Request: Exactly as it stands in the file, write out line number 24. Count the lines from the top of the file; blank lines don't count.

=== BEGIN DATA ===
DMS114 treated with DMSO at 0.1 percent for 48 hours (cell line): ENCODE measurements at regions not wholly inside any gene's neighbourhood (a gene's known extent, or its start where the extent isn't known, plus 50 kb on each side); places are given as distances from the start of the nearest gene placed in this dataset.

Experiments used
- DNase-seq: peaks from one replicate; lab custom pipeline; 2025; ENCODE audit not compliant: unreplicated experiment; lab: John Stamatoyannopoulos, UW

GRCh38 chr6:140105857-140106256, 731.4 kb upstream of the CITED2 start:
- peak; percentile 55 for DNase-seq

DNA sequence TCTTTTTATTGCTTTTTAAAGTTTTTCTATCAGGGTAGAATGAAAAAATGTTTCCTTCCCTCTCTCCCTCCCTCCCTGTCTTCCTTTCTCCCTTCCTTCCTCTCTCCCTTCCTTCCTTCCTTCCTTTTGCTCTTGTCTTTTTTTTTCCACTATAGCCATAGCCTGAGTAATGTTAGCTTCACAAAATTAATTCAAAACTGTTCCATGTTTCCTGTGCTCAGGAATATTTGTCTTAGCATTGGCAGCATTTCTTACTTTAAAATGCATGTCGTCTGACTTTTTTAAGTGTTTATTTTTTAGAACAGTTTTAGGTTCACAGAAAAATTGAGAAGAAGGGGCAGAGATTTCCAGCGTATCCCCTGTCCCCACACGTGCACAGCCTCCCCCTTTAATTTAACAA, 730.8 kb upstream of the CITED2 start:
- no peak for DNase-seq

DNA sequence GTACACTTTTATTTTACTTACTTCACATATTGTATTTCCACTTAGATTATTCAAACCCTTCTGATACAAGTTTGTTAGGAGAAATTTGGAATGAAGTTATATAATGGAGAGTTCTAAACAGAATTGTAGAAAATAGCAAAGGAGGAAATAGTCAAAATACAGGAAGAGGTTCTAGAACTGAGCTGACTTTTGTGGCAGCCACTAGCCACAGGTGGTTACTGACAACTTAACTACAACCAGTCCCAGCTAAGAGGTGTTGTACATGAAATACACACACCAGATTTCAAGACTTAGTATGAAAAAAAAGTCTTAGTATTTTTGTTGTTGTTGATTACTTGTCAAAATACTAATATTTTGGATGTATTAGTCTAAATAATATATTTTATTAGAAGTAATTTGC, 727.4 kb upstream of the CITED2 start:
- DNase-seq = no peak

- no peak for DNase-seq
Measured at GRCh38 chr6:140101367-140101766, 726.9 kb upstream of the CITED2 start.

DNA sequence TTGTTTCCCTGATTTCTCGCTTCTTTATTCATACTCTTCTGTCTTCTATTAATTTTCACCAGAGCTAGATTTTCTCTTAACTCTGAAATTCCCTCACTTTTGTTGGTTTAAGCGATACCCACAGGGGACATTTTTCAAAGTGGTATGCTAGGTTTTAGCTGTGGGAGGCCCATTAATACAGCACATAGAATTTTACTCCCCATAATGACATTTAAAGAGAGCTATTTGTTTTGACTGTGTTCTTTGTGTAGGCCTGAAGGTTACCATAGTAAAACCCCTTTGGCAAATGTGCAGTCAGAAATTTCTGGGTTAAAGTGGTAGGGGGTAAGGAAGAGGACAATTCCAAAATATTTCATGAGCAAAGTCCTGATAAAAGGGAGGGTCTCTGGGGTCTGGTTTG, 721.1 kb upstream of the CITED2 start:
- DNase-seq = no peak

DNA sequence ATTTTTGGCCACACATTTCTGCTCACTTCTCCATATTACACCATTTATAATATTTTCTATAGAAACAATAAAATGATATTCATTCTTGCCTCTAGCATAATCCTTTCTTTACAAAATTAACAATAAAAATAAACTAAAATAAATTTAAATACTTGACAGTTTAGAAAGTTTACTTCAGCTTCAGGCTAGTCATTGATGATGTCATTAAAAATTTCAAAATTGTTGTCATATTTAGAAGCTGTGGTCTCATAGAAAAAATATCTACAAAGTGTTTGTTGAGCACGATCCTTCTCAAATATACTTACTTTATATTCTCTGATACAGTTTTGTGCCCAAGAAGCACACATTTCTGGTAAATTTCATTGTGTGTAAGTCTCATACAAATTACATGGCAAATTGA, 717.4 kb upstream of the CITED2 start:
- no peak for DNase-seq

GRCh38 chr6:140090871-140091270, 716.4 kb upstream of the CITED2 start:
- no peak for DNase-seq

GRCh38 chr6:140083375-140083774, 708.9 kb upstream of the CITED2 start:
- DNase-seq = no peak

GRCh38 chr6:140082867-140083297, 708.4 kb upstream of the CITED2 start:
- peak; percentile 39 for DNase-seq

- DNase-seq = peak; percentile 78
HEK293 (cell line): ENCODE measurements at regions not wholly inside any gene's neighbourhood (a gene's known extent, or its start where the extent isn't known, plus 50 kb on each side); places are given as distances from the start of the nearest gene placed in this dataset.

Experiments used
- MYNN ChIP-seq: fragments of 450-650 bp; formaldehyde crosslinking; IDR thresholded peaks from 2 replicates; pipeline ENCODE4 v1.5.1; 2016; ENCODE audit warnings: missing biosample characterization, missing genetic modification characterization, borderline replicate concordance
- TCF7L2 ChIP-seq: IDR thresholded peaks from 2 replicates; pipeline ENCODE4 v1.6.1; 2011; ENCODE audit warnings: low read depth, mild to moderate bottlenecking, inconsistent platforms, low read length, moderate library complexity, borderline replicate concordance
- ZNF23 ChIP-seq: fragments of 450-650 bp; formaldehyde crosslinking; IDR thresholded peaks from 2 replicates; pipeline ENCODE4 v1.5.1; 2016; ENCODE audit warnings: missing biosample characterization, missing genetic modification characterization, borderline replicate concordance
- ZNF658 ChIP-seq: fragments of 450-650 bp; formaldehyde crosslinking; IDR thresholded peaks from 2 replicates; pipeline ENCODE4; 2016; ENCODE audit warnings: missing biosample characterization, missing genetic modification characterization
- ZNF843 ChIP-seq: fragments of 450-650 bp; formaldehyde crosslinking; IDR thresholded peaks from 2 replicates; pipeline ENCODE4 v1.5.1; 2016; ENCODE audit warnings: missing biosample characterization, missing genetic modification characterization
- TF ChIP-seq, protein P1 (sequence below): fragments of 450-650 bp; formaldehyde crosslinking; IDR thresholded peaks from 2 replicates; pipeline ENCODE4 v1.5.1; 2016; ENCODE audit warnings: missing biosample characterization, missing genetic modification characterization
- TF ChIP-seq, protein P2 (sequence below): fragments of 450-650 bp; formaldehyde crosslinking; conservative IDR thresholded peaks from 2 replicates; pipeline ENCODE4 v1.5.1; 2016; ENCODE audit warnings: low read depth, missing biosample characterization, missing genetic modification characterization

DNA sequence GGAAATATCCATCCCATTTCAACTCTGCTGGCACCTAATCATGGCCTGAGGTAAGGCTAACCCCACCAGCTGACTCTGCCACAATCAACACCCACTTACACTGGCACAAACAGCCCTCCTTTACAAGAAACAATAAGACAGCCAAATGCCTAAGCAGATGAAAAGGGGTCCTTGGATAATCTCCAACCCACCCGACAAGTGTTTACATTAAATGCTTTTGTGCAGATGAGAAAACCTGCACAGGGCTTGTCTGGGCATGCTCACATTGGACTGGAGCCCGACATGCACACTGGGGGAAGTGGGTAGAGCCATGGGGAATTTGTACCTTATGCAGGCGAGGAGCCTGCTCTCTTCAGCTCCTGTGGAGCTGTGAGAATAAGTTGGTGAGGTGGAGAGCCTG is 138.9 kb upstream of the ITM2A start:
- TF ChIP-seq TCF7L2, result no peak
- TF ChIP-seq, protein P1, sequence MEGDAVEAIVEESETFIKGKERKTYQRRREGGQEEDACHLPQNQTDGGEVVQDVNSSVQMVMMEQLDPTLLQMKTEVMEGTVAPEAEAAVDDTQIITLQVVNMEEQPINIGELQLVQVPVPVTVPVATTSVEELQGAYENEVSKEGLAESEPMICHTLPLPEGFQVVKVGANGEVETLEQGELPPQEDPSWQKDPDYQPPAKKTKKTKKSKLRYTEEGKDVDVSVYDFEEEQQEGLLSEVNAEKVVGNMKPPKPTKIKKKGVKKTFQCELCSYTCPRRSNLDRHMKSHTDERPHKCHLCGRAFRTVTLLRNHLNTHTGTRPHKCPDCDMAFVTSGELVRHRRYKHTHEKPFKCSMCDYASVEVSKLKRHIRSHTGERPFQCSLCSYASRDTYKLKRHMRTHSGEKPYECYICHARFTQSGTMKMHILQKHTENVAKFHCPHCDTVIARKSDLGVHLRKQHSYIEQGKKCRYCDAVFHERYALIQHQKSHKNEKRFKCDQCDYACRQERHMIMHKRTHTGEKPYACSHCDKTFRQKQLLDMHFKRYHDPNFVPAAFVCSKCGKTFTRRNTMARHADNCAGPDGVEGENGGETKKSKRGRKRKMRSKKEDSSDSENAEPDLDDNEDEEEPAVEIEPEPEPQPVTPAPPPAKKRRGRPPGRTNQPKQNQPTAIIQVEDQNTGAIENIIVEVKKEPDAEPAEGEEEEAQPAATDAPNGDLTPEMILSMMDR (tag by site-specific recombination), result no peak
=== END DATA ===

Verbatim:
Experiments used